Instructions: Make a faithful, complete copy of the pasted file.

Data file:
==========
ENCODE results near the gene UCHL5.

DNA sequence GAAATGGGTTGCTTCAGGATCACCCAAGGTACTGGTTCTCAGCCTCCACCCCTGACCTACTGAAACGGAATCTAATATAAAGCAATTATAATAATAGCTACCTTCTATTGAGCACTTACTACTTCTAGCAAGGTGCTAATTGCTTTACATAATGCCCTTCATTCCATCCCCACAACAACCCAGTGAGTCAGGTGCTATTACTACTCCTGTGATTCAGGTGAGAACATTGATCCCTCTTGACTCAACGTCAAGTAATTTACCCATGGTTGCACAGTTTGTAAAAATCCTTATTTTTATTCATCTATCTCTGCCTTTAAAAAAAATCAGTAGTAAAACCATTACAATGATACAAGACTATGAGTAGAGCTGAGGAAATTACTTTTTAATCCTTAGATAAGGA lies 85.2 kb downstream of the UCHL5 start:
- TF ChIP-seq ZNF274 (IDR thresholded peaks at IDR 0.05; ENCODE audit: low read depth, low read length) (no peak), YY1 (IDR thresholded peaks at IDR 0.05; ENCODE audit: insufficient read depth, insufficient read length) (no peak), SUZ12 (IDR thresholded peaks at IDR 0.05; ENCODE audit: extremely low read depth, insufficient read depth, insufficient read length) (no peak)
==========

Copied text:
ENCODE results near the gene UCHL5.

DNA sequence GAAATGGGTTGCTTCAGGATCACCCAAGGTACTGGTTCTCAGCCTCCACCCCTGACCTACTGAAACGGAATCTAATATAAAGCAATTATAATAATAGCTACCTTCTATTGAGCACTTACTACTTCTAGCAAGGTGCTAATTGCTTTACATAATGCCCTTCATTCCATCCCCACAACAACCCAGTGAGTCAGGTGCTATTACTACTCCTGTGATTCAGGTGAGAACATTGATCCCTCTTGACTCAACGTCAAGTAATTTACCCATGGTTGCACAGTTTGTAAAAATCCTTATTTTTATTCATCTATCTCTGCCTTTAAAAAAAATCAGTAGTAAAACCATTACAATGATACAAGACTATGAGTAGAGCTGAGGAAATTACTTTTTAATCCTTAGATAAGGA lies 85.2 kb downstream of the UCHL5 start:
- TF ChIP-seq ZNF274 (IDR thresholded peaks at IDR 0.05; ENCODE audit: low read depth, low read length) (no peak), YY1 (IDR thresholded peaks at IDR 0.05; ENCODE audit: insufficient read depth, insufficient read length) (no peak), SUZ12 (IDR thresholded peaks at IDR 0.05; ENCODE audit: extremely low read depth, insufficient read depth, insufficient read length) (no peak)